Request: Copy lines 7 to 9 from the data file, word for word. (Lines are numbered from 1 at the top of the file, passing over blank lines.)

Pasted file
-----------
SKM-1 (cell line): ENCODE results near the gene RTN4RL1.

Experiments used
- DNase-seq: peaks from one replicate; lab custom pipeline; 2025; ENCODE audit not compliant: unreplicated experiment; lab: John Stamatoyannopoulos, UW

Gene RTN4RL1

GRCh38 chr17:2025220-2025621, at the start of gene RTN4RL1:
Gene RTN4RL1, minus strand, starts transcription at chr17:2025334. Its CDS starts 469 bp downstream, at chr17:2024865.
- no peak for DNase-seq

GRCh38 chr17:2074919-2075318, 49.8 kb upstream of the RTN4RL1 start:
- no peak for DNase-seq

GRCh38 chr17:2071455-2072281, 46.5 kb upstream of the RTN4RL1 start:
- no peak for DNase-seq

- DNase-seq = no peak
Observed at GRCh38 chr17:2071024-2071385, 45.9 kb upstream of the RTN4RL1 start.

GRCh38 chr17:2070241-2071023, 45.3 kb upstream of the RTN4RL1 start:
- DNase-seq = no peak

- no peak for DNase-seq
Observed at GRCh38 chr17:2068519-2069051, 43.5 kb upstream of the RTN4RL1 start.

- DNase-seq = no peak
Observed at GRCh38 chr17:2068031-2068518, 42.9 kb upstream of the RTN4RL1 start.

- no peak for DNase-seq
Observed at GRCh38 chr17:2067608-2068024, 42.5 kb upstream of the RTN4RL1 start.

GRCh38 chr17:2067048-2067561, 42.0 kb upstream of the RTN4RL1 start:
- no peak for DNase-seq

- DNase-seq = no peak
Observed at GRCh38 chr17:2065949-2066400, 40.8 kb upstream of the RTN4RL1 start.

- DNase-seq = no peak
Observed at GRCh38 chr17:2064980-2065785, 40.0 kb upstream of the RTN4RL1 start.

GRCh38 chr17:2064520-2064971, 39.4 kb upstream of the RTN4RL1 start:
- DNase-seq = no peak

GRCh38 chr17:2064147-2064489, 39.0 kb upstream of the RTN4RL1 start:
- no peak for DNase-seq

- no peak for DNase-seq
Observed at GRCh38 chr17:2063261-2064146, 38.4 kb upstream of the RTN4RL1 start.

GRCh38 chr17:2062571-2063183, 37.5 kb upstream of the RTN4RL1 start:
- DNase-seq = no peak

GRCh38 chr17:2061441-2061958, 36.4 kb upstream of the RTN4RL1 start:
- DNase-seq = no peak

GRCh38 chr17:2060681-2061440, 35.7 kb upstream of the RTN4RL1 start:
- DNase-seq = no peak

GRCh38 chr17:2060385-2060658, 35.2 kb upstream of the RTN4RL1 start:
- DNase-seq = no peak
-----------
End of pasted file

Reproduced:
- no peak for DNase-seq

GRCh38 chr17:2074919-2075318, 49.8 kb upstream of the RTN4RL1 start:
- no peak for DNase-seq